Posts Tagged ‘ music ’

Does John Mayer Deserve Another Chance to Reinvent Himself?

Source: John Mayer’s Instagram

Back in the early ’00s, everyone in the Fairfield, Conn. region was eager to brag about their John Mayer connections. For instance, his father was my mother’s high school principal. Cue the “It’s a Small World” chorus. But when Mayer made mention of his racist body parts during that Playboy interview, Connecticut’s favorite export went from fame to shame in the blink of an eye.

Now, with the impending release of his new studio album, “The Search for Everything” promises to be Mayer’s remorseful reentry into the world of pop music. He regrets what he’s said and done in recent years and he’s ready to make amends. As he recently told The New York Times, his “GPS was shattered, just shattered” and he’s prepared to right his course and redeem his reputation.

However, for those in the limelight, second chances aren’t easy to come by, especially for someone who purposely went into self-induced exile to escape his own mouth.

Mayer told The Times that this attempt to reconnect with the pop scene reminds him of George Clooney. “There’s a guy who can make art house films and then just decide that he’s going to be in a blockbuster. I remember thinking to myself, O.K., I’m going to basically come out of retirement from blockbusters.”

But even blockbusters can’t become blockbusters if people aren’t willing to forgive and forget. Fans of Mayer’s music itself will be easy to win, but regaining the respect of the general public might not be quite that simple.

Does Mayer deserve this second chance? In short, yes.

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Click here to find out why!

Here’s to Goodbye

Music evokes emotion, plain and simple. For that reason alone, I will never forgive Eve 6 or Vitamin C.

By the time I graduated eighth grade in the spring of 2001, “Here’s to the Night” and “Graduation (Friends Forever)“ were seasonal mainstays. (Honorable mentions go out to “Closing Time” by Semisonic and that so-called song about sunscreen all our parents were obsessed with, as they were both irritating in their own right.) You couldn’t turn on the radio without hearing one or more of these songs on the nightly Top Five countdown, and you couldn’t attend one single school dance or graduation party without finding clusters of sappy 13-year-olds singing along.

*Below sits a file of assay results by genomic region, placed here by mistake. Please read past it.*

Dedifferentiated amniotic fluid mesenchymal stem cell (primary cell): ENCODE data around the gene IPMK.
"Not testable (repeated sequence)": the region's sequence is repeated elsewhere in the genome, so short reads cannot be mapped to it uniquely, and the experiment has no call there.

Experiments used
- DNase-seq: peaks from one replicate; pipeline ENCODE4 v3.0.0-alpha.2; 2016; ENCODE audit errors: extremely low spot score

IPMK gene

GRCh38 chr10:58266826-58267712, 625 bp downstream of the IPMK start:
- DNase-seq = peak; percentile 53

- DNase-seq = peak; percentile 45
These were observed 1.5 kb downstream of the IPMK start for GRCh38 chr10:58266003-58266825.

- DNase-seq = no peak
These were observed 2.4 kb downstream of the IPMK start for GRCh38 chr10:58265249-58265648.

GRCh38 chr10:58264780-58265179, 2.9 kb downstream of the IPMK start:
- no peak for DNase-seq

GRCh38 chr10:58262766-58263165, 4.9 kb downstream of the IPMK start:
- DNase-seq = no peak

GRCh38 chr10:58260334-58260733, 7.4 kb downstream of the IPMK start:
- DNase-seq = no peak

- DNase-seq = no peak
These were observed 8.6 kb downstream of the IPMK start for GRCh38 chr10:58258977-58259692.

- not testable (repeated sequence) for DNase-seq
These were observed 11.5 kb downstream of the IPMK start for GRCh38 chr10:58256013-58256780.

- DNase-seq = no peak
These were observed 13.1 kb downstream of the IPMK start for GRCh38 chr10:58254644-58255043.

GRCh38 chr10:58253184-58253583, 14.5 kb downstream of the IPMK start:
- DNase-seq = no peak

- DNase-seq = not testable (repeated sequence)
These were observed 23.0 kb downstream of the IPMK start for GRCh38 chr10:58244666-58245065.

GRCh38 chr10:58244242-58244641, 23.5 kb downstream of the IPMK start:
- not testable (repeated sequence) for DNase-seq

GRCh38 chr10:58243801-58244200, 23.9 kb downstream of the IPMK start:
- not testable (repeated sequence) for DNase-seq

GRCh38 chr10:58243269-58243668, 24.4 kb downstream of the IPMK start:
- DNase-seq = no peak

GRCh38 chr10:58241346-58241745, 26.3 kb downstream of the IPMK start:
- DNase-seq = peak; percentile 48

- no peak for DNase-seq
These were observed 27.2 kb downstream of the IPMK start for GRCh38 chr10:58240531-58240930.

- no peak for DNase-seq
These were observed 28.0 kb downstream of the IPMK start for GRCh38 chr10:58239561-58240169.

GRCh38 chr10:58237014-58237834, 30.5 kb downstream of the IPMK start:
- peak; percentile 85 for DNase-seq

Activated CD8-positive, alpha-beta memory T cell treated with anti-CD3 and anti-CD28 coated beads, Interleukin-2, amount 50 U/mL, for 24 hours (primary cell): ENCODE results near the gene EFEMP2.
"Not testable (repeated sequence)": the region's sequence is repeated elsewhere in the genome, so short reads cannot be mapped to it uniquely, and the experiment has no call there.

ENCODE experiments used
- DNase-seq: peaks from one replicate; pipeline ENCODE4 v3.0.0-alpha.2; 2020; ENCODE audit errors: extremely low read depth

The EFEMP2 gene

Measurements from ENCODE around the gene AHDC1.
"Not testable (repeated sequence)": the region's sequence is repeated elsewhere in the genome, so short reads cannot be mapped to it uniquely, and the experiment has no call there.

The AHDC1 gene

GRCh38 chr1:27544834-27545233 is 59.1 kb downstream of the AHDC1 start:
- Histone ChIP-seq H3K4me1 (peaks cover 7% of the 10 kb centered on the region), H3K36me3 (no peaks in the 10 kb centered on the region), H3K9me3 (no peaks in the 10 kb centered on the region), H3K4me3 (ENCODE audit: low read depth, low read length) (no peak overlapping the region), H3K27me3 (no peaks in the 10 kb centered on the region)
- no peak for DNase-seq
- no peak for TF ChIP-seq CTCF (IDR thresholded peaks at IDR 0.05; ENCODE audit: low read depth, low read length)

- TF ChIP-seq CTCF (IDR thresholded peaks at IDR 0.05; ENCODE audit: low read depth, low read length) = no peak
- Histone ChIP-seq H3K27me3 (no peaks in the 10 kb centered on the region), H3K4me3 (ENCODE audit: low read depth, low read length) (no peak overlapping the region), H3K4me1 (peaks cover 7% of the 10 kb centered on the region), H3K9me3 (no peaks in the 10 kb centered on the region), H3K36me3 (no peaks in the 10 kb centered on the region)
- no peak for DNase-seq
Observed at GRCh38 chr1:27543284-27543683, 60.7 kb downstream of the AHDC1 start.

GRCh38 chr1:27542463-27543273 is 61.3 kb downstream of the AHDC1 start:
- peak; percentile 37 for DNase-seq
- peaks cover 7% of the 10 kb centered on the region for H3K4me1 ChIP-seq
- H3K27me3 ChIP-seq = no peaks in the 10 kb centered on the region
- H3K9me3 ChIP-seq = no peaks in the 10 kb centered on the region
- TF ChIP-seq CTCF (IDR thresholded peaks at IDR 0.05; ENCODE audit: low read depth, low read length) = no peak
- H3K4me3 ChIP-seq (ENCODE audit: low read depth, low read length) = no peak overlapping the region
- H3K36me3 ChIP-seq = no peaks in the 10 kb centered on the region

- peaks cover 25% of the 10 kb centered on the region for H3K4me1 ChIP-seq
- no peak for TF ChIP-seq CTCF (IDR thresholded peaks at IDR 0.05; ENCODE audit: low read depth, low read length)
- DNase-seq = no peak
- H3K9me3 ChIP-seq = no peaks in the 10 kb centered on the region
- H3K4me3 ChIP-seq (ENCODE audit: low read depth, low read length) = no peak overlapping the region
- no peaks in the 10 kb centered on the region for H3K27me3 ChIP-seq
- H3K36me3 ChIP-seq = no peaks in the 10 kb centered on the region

Despite the fact that my friends and I were all moving on to the same high school, these songs triggered an odd sort of melancholy that I haven’t been able to shake since.

What’d I learn that year? I hate endings. Even endings that aren’t exactly endings. I’m like Jude Law in The Holiday—I cry all the time. I’m a major weeper.

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I’m overwhelmed with sadness whenever I watch the series finale of any television show, even if it ended years ago, because I realize how difficult it must’ve been for the cast and crew to go their separate ways.

I feel an ache—an emptiness—once the curtain closes on any live musical or theatrical performance, for I know that the experience itself and the ensuing high can never be recreated.

Heck, I even tear up during You’ve Got Mail, but not because I’m thrilled that Tom Hanks and Meg Ryan fall in love. I cry when Ryan’s character, Kathleen Kelly, locks up her bookshop for the last time, instead, because I cannot even imagine how heartbroken she must be to know she’ll never step foot inside again.

Now, as we say goodbye (ahem, good riddance) to 2016, we are bombarded by ‘In Memoriam’ reels that remind us of all those we’ve lost within the last year. (Turner Classic Movies ran one prior to their showing of The Shop Around the Corner—on Christmas Eve, no less—which really killed the ‘holly jolly’ vibe.) Some people still cannot seem to comprehend why so many internalize these celebrity deaths, as they’ve likely never met in person, but those who chastise fans via social media fail to recognize the influence such stars can have on the average individual.

For those mourning the loss of both Carrie Fisher and Debbie Reynolds, for instance, the pain goes beyond losing two iconic actresses. Both women reached beyond their on-screen personas to inspire generations of women to embrace who they are and who they want to be. Public figures have the capacity to impact private lives, and any such guidance can transform total strangers into honorary relatives.

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Death also causes us to call our own mortality into question. We’re forced to admit that those we love will not be alive forever. Thinking about what life might be like without them by your side may cause some to hyperventilate, as your mind conjures all the worst-case scenarios, which may spark mild bouts of insanity and uncontrollable, ugly sobs. In fact, you might not want to jump down that rabbit hole if you can help it. Your head will feel like it’s about to implode and you won’t be able to see straight.

Might straightjackets and padded cells be the next step on this journey toward total mental collapse? I’m asking for a friend…

But if Semisonic’s “Closing Time” holds any truth, perhaps we need only focus on the positive side of even the bleakest situation in order to keep the sorrow from eating us whole. We must push our minds to look for the proverbial light, even when we’re lost in the metaphorical dark. We must be thankful for what was and excited for what will be, instead of longing for what will never be again. After all, every new beginning comes from some other beginning’s end. If we don’t at least try to focus on the beauty of the future, we may all end up breathing into brown paper lunch sacks for the rest of our days.

 

(Images courtesy of Odyssey and The Los Angeles Times)

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